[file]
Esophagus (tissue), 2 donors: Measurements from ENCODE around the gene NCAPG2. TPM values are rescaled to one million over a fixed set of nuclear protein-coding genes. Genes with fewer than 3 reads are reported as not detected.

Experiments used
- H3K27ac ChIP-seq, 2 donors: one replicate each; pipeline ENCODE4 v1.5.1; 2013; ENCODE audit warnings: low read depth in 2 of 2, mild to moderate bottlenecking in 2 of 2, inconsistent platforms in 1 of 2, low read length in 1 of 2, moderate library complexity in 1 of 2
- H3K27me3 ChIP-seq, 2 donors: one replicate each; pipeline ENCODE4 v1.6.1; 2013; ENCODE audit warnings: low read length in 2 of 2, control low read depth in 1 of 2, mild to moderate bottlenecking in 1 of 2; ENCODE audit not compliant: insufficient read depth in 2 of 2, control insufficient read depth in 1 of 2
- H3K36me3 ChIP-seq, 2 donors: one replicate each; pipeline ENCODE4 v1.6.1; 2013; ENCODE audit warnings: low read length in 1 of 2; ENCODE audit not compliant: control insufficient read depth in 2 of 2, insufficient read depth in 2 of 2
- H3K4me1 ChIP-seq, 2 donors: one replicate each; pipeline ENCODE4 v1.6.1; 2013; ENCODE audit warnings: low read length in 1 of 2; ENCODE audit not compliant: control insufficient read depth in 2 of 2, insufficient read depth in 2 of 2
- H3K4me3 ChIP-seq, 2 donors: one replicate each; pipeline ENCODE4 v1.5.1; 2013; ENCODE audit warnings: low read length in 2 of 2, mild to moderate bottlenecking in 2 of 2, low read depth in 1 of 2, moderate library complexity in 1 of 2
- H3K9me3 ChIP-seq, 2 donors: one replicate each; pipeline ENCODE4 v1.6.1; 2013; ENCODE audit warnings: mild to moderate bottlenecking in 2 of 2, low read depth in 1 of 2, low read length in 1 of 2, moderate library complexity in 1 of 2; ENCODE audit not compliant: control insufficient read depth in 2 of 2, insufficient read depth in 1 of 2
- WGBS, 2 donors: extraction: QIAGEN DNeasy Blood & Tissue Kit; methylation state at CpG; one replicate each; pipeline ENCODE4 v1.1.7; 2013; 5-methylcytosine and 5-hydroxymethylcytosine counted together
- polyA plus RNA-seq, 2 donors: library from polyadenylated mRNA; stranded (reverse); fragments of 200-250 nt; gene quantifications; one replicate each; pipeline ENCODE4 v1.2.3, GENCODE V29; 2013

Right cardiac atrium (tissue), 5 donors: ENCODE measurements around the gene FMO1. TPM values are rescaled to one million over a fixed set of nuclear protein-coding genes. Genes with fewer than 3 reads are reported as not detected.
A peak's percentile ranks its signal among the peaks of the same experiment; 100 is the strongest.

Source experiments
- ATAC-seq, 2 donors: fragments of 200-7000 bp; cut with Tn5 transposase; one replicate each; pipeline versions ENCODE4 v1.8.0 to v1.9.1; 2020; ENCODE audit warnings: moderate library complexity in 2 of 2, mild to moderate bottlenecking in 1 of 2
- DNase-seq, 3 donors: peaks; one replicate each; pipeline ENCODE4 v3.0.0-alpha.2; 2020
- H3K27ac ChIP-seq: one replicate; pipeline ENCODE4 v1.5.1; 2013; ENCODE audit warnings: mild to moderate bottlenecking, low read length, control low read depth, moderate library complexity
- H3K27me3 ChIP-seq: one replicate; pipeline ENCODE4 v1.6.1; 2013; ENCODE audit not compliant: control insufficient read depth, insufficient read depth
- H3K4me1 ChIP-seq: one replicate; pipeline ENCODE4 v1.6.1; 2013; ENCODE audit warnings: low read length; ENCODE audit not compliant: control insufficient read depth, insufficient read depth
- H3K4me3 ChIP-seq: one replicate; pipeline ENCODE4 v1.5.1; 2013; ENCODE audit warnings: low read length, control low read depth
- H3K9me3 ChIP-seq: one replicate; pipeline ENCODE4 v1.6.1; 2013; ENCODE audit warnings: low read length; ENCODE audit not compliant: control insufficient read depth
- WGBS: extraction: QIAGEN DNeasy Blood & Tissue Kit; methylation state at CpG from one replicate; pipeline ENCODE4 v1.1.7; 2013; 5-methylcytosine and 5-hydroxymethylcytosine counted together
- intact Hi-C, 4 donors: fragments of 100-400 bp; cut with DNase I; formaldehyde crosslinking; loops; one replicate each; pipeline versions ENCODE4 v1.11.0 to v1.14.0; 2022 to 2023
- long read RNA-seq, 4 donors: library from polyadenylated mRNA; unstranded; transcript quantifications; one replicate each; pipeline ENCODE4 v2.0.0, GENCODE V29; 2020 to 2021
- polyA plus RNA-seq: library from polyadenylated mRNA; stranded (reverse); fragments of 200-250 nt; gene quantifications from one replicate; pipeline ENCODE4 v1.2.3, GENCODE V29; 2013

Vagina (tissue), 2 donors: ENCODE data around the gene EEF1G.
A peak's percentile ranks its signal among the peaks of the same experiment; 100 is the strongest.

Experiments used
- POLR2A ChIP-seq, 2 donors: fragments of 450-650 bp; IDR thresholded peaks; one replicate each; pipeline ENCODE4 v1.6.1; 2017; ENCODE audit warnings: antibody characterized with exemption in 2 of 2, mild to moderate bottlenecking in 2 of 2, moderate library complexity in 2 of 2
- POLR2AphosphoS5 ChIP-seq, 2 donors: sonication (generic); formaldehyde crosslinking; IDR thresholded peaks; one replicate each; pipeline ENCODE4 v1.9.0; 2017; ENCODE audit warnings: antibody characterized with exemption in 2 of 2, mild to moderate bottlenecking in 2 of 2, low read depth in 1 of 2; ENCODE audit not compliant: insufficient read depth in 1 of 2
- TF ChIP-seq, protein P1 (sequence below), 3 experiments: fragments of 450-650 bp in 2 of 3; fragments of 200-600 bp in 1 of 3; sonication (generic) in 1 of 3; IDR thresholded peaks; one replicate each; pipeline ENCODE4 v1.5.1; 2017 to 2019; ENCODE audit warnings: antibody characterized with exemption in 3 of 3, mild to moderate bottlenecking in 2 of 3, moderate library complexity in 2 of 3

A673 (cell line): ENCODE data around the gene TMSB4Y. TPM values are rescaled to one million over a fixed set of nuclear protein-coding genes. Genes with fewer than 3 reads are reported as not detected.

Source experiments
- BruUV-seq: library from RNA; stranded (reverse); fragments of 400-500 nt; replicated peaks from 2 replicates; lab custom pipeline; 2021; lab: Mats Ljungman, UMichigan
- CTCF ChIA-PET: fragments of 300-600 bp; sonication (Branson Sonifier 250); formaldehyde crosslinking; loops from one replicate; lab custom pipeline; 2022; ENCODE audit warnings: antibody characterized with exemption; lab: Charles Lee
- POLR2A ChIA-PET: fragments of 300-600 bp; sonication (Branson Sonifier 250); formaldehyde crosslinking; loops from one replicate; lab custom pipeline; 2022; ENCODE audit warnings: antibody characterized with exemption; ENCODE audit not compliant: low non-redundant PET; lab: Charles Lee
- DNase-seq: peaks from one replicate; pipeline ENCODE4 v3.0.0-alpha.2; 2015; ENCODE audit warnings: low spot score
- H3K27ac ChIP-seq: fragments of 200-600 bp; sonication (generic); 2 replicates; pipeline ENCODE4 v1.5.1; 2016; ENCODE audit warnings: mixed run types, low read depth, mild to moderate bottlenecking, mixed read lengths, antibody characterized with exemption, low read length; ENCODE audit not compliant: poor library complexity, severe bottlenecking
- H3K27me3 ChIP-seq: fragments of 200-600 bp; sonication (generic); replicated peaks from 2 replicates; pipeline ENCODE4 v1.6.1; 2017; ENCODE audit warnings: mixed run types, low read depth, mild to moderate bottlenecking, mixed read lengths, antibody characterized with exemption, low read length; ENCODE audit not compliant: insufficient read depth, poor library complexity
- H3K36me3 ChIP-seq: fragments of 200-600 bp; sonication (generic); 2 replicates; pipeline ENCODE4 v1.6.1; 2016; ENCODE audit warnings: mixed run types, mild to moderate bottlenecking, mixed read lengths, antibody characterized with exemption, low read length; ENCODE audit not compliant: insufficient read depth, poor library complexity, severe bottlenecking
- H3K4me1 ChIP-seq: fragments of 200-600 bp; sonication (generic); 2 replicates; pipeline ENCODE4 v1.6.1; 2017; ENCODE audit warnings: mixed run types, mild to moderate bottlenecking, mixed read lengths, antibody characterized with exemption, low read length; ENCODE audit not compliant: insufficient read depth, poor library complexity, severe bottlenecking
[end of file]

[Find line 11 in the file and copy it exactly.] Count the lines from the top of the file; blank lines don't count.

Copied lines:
Right cardiac atrium (tissue), 5 donors: ENCODE measurements around the gene FMO1. TPM values are rescaled to one million over a fixed set of nuclear protein-coding genes. Genes with fewer than 3 reads are reported as not detected.